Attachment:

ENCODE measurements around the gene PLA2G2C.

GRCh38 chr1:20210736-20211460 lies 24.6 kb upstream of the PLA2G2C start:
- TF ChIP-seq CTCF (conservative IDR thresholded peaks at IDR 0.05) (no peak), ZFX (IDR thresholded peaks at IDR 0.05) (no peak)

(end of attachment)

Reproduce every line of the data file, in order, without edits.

ENCODE measurements around the gene PLA2G2C.

GRCh38 chr1:20210736-20211460 lies 24.6 kb upstream of the PLA2G2C start:
- TF ChIP-seq CTCF (conservative IDR thresholded peaks at IDR 0.05) (no peak), ZFX (IDR thresholded peaks at IDR 0.05) (no peak)